Non-Aligned ideology even informed the racial politics of Yugoslav popular music (Chapter 1). Early 1950s Yugoslav Communists, like authorities in many European countries, expressed reservations about jazz, and some People's Youth reports about music considered ‘vulgar … black dances’ and jazz music inappropriate for the youth supposedly being remade as new socialist men and women – but they were not as concerned, Dean Vuletić (2015: 29) argues, as similar moral guardians in the West (or the USSR), because Yugoslavia lacked any ‘significant black minority, colonialist tradition, and stationed African-American soldiers’, and because of Yugoslav foreign policy's anti-colonial stance. Instead, race was an unstable signifier, with embodied and sonic markers of racialised identity in original contexts liable to be detached and reassembled in translation. 16 The ‘sonic blackness’ (Weheliye 2005: 5; see Brooks 2011) of Aretha Franklin's or Nina Simone's voices, like the qualities of French or Italian divas, became markers of virtuosity for female singers at the more urban(e), cosmopolitan pole of Yugoslav taste hierarchies.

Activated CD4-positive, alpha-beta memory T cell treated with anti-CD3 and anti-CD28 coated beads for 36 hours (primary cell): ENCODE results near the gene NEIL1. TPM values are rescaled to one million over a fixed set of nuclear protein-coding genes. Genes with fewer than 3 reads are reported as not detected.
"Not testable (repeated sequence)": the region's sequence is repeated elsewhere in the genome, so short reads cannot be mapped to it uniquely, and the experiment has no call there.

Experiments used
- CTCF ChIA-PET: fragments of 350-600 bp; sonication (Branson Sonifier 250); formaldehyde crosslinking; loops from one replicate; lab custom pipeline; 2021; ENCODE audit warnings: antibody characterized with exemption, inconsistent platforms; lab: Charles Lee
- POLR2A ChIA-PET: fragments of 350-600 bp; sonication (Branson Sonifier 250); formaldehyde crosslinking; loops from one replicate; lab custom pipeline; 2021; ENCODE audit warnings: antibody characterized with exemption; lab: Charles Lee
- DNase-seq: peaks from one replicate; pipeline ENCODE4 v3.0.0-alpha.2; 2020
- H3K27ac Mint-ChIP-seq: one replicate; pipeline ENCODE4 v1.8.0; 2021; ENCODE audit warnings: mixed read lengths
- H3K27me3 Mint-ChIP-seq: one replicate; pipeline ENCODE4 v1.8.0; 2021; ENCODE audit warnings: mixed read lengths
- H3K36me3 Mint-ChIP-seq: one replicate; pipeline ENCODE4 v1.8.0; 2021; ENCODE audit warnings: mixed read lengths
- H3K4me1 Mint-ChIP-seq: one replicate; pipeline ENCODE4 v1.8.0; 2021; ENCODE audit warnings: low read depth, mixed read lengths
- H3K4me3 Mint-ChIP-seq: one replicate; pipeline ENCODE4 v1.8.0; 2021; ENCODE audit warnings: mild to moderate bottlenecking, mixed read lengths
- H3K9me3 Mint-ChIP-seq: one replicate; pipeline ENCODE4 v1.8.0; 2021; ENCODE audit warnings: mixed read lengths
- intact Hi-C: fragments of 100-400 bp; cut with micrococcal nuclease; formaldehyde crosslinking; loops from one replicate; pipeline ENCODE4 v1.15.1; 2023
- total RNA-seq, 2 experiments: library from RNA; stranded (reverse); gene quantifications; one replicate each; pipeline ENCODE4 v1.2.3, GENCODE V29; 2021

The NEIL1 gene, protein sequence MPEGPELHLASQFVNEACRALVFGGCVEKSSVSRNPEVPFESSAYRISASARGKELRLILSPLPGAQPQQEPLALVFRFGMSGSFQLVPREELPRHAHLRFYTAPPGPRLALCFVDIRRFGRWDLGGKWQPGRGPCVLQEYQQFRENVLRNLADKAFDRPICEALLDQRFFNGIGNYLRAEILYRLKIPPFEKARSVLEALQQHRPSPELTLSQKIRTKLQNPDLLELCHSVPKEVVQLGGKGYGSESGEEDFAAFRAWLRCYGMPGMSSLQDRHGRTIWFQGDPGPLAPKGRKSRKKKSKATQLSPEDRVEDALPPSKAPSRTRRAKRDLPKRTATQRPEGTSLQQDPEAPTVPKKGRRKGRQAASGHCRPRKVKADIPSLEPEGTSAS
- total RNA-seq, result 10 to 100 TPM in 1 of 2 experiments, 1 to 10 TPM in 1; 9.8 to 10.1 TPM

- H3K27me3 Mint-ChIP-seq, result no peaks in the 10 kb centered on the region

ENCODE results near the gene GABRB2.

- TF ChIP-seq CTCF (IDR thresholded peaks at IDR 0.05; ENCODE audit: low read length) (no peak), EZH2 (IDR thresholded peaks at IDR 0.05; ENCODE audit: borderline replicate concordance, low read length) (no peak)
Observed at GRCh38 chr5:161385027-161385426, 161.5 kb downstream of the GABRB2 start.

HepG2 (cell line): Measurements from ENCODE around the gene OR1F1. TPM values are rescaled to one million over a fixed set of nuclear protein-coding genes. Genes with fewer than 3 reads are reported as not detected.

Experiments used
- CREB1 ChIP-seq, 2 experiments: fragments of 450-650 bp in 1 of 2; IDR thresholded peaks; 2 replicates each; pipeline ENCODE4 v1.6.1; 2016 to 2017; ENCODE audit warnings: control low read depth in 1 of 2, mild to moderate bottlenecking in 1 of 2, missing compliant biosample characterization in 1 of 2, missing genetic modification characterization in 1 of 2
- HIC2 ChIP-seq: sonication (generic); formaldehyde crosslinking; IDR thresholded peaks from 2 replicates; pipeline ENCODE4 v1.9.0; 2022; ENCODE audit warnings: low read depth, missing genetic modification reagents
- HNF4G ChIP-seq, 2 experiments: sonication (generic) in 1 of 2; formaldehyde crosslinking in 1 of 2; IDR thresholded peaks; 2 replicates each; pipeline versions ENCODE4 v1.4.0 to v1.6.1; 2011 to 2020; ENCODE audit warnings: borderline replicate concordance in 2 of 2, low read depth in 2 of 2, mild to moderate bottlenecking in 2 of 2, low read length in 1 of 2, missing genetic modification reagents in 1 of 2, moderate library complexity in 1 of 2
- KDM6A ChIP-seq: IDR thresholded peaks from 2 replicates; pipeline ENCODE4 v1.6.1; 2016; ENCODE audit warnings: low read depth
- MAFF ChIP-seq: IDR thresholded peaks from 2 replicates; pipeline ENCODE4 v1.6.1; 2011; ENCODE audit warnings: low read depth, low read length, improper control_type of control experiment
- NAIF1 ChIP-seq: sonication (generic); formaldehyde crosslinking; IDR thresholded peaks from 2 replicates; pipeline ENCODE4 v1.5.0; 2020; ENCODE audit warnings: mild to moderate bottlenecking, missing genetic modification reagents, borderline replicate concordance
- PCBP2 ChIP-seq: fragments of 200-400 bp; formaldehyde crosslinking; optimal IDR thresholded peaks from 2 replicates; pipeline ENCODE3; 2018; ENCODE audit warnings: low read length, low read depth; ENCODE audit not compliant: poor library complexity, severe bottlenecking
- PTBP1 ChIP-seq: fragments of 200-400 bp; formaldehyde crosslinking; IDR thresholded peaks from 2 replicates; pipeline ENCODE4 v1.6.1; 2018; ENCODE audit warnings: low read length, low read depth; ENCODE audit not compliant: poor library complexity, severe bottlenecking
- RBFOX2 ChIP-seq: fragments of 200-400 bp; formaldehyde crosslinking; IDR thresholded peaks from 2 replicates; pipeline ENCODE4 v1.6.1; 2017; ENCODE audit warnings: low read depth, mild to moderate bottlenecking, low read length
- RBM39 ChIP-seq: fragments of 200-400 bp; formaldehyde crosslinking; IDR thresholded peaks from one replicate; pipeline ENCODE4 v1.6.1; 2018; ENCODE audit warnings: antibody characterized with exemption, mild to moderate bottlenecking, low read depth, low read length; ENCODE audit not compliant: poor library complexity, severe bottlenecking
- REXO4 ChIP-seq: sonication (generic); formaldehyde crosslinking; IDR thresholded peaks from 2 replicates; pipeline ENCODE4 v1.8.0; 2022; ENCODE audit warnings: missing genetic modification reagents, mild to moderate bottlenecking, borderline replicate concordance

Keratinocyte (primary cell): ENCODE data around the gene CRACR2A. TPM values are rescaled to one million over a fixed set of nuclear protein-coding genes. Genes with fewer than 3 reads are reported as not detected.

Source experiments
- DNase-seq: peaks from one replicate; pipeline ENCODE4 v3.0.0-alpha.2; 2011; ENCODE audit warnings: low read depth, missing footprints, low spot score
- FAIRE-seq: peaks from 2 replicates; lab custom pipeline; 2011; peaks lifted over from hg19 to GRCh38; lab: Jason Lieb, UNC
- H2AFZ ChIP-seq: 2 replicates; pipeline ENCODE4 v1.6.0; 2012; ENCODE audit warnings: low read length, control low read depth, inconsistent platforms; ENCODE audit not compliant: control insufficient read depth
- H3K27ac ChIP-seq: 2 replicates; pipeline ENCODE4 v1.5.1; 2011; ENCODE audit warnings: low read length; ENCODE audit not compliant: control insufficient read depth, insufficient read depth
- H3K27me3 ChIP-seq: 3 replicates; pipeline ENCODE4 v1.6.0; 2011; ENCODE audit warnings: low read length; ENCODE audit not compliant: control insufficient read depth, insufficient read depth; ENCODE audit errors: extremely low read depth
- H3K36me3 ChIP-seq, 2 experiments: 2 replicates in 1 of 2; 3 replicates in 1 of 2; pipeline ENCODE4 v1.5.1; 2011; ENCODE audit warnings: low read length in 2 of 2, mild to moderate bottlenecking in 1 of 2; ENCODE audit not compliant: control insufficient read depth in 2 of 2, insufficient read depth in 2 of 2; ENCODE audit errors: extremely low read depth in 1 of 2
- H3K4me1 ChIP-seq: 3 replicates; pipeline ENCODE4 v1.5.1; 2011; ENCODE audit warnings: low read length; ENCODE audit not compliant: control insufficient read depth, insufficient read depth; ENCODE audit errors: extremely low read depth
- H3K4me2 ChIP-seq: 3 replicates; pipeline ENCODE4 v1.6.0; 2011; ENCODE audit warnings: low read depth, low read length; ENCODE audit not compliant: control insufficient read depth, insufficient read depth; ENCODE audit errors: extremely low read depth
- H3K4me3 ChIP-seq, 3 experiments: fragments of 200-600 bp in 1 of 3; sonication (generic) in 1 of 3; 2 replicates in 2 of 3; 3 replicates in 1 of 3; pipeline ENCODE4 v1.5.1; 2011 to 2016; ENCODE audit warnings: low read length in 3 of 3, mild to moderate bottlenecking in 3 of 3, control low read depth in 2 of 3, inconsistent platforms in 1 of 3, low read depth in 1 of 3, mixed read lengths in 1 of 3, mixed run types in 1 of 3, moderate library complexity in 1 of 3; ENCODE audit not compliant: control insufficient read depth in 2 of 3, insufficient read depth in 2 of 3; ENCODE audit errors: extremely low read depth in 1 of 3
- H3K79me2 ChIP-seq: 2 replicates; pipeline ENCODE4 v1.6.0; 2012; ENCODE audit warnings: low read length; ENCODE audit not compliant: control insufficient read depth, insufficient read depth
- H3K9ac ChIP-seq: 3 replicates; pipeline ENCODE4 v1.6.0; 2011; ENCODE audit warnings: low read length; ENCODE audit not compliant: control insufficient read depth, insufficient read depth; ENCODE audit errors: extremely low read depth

Racialisation of Yugoslav Roma and black musicians from abroad meanwhile intertwined in unstable patterns of belonging and exoticism. One Belgrade showbusiness magazine, RTV revija, reported in 1981on the Boney M frontman Bobby Farrell's wedding to Jasmina Šaban, an eighteen-year-old Skopje-born Romani woman whose family were ‘Yugo-gastarbeiters’ in Vienna. 17 Up to 20,000 people in Skopje watched the couple arrive for a ceremony where Farrell, the magazine wrote, ‘became our son-in-law’, on a level with ‘the sensational ceremonial of Lady Diana and Prince Charles’. This adoption of Farrell into the national collective, simultaneously reiterating Yugoslavia's international standing, accompanied a sexualised, racialised gaze towards black female entertainers: ‘[e]verybody anticipated the arrival of the dark-skinned black women [tamnoputih crnkinja] from the group “Boney M”. The attractive trio did not appear’ (Aćimović 1981). Even if the Yugoslav national ‘we’ accommodated Roma (somewhat) better than either 1980s Bulgarian identity narratives or the ethnicised identity narratives that overthrew Yugoslav ones (see Sardelić 2016), and even if Non-Alignment facilitated closer identifications with Africanity than in the Soviet bloc, whiteness had not been displaced from identity construction in Yugoslavia. The 1980s breakdown of state socialist ideology would make it more prominent yet, especially but not only in the north-western republics.